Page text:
Eerie similarities noted in NY, Calif. cold cases
SAN RAFAEL, Calif. (AP) – A Nevada man’s arrest in four cold-case deaths in California has authorities scrambling to determine whether he’s connected to killings in other states, including the notorious “Double Initial Murders” of three girls in upstate New York in the early 1970s.
Joseph Naso of Reno, Nev., was being held Tuesday on suspicion of murder in the deaths of four women whose bodies were found across Northern California from 1977 to 1994.
Like the “Double Initial” case, all four women had matching initials for their first and last names. Another eerie similarity: One of the California victims and one of the New York victims shared the same name – Carmen Colon.
Authorities also said Naso, 77, once lived in the Rochester area and traveled between there and the West in the early 1970s.
New York state police are looking into whether there’s a connection between Naso and the “Double Initial” case, in which three girls were raped and strangled and their bodies dumped in the Rochester, N.Y., area, Trooper Mark O’Donnell said Tuesday.
But they have so far found no evidence linking him to the case, and a DNA sample taken from one of the New York victims did not match Naso, O’Donnell said. There also are differences in the facts of the cases, including the victims’ ages; the California victims were women, while the New York victims were a 10-year-old and two 11-year-olds.
Still, New York authorities say they’re not ready to eliminate Naso as a suspect, and they hope area residents who might know him will be able to help, the Rochester Democrat and Chronicle reported.
Naso was arrested in South Lake Tahoe late Monday after being released from El Dorado County Jail, where he was serving time on an unrelated probation violation. Authorities said he was on probation for a 2009 grocery store theft in California when a random search of his Reno, Nev., home in April 2010 turned up guns and ammu nition.
The search also uncovered evidence that helped link him to the Northern California killings, said Nevada authorities, who soon after launched a task force to look into cold cases possibly connected to Naso.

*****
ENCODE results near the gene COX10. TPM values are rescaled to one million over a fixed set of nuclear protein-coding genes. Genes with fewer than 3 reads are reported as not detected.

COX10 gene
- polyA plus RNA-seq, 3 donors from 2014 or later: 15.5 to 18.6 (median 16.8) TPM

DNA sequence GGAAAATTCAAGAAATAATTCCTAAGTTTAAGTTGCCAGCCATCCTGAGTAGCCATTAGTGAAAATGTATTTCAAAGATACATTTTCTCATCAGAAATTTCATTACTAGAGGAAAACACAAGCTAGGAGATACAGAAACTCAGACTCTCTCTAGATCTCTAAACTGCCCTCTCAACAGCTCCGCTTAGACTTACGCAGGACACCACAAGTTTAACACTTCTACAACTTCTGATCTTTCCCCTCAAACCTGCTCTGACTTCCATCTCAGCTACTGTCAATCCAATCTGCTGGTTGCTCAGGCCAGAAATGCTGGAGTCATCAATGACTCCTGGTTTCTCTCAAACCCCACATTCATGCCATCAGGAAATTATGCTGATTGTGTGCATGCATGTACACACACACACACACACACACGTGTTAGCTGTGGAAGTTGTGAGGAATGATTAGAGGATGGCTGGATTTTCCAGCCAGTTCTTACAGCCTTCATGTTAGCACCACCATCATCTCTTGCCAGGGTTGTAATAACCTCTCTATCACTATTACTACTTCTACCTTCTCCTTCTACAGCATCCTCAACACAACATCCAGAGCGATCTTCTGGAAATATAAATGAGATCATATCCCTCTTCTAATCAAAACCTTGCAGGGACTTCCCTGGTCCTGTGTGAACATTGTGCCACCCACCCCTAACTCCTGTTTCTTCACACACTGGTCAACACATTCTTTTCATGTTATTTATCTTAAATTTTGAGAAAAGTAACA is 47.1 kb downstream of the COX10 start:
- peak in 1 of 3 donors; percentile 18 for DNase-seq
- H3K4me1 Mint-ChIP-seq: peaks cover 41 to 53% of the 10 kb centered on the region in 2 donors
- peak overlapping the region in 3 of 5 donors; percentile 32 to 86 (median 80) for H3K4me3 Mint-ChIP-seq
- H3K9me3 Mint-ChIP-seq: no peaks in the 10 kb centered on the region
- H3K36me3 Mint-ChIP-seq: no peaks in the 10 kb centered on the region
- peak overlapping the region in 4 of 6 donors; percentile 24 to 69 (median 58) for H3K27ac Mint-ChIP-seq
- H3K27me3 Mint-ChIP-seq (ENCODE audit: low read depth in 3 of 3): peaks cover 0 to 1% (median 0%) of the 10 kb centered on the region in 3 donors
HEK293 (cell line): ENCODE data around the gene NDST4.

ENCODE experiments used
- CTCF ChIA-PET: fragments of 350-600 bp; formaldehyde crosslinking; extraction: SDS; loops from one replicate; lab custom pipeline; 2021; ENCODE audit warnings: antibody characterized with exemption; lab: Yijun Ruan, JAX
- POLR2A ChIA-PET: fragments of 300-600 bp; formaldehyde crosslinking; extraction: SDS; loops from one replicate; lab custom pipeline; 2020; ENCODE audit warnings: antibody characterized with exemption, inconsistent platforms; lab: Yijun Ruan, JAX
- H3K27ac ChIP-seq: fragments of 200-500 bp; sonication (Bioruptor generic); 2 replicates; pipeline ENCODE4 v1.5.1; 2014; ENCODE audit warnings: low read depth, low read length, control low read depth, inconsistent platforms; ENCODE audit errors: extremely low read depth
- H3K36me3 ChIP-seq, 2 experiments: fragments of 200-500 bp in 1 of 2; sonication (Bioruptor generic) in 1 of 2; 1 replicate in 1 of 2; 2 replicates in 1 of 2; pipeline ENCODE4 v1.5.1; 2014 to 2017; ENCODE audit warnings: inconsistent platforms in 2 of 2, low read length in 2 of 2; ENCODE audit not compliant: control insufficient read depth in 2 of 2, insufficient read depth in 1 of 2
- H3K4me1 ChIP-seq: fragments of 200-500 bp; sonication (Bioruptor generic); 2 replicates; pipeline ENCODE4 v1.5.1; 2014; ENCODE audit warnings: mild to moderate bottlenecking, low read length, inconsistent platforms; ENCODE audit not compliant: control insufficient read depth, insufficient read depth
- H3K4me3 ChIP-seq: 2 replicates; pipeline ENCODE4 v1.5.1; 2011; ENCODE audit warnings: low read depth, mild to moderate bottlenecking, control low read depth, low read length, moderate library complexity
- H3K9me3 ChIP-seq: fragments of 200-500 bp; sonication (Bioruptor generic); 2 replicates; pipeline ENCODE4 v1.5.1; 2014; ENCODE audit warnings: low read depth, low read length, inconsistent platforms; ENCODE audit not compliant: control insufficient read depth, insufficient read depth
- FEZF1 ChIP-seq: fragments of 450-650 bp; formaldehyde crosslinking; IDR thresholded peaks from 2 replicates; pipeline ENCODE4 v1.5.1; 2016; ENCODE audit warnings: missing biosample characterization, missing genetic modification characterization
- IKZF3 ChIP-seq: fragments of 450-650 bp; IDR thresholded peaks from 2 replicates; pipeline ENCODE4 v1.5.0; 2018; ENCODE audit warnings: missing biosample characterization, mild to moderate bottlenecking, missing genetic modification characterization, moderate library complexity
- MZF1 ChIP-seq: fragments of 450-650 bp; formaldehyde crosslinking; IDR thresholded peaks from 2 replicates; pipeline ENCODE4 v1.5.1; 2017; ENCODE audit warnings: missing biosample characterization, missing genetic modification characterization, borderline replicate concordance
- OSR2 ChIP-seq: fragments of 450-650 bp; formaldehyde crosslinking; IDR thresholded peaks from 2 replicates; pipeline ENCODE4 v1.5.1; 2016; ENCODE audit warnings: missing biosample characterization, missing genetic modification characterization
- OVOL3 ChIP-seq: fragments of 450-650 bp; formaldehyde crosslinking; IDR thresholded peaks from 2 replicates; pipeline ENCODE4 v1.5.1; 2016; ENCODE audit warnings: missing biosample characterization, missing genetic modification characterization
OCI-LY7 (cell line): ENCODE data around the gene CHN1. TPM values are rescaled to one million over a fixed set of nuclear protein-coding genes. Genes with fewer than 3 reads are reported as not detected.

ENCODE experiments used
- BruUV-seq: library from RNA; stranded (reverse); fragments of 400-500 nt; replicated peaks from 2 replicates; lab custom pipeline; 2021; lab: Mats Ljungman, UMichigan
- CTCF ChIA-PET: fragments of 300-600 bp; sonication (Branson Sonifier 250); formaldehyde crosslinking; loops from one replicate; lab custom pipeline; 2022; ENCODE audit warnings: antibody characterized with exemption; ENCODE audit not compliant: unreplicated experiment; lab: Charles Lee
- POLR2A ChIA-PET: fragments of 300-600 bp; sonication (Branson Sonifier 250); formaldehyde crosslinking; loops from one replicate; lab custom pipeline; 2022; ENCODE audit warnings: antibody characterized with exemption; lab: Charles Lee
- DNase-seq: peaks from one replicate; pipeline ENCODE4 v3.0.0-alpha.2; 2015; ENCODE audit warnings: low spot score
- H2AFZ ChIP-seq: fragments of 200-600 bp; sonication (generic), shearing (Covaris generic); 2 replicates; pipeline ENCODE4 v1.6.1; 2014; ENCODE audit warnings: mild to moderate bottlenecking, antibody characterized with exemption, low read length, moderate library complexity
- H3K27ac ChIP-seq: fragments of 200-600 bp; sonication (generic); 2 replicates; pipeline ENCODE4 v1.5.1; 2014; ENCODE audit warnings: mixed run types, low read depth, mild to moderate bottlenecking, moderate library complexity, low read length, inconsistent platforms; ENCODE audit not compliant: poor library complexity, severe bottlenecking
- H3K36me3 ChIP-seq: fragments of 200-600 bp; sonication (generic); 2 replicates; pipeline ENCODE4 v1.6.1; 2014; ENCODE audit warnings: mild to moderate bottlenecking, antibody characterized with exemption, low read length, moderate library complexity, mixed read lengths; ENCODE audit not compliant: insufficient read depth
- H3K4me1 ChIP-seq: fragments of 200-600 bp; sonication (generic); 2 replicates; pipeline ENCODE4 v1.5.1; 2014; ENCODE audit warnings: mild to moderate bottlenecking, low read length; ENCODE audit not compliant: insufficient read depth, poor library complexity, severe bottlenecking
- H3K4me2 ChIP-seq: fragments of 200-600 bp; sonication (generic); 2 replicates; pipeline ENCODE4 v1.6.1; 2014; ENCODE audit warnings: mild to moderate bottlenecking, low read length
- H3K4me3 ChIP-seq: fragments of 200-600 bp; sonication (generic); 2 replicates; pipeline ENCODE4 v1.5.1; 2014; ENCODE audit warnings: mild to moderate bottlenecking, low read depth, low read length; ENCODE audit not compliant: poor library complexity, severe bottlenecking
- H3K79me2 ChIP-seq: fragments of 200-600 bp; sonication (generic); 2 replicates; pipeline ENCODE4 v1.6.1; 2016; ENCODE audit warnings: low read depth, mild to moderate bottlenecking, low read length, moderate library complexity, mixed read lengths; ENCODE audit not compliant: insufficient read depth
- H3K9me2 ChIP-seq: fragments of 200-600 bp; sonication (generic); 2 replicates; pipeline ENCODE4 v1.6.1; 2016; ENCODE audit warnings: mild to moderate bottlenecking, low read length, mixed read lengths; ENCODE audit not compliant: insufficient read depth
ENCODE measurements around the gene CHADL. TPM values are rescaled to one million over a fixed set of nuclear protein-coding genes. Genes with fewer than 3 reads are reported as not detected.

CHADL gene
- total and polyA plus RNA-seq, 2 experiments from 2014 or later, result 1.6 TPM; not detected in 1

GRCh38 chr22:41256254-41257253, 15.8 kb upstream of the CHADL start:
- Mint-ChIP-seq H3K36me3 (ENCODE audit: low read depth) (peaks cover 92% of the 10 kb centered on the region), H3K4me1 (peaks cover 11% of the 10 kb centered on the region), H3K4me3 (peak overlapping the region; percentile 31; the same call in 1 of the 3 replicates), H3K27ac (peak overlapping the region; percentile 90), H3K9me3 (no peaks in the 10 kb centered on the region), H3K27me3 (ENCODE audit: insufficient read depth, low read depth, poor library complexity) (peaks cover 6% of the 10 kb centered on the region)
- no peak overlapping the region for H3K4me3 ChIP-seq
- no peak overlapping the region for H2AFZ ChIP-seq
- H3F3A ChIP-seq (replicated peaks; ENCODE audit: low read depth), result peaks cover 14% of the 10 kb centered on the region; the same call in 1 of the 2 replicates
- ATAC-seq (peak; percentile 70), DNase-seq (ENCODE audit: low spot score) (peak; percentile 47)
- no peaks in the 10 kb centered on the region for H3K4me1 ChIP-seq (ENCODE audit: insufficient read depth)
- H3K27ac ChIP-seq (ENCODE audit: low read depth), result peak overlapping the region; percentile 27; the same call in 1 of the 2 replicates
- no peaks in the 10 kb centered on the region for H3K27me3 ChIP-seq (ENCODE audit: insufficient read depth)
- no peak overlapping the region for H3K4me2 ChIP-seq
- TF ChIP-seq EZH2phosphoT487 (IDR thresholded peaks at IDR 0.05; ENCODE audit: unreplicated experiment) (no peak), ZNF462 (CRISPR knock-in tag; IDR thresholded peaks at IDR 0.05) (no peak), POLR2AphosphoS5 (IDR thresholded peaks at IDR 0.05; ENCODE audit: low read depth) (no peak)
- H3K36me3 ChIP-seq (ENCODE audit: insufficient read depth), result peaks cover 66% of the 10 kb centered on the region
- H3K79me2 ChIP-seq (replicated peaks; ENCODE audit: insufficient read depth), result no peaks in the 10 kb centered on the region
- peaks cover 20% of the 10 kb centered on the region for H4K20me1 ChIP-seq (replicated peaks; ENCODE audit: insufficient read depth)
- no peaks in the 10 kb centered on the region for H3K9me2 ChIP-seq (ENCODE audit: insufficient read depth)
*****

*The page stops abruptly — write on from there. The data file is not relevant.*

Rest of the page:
Investigators say Naso was a professional photographer who often traveled the country for work and may have killed in other states.
“We think there are others out there we haven’t discovered yet,” Chris Perry, acting director of the Nevada Department of Public Safety, told reporters Tuesday. “Typically when you are talking about a person who has killed more than once, this doesn’t stop.”
Naso was being held without bail Tuesday in Marin County. Through guards, he declined a request from The Associated Press for a jailhouse interview.
Marin County District Attorney Ed Berberian obtained permission from other jurisdictions to try all four of the Northern California cases. He said he planned to seek the death penalty against Naso, who’s s cheduled for arraignment Wednesday on four counts of murder with special circumstances.
The first victim was Roxene Roggasch, whose body was found in Fairfax in Marin County in 1977, Berberian said. According to news archives, investigators interviewed a prostitute at the time who claimed her pimp kidnapped, tortured and killed the 18-year-old Roggasch, though no one was ever arrested in the case.
The second victim was Carmen Colon, whose body was found near Port Costa in Contra Costa County a year later, Berberian said.
Pamela Parsons and Tracy Tafoya were separately found dead in Yuba County in 1993 and 1994 respectively, the prosecutor said.
Tafoya was 31 when she was killed, according to death records. Parsons was a 38-year-old waitress whose body was found on a Marysville road, according to news archives.
Nevada and California authorities declined to release any details about the victims or their cases out of concern that it would compromise the ongoing investigation.
Naso’s criminal history dates back to 1955 and his convictions are mostly related to petty thefts, authorities said.
Public records show Naso, a New York native, has listed California addresses in Sacramento, Piedmont, Oakland, San Francisco and Yuba City, as well as a Minneapolis address in the past. Investigators believe he moved to Reno in the mid-1990s, Perry said.
“The person has traveled around the country, has been engaged with law enforcement across the country, so we suspect – and have to suspect – that any cases that may emerge in the future have a rather long potential list of states that may been impacted,” said Washoe County, Nev., Sheriff Mike Haley, who helped launch the task force.
Sonner reported from Reno, Nev. Associated Press writer Ben Dobbin in Rochester, N.Y., and researchers Judith Ausuebel and Monika Mathur in New York contributed to this report.
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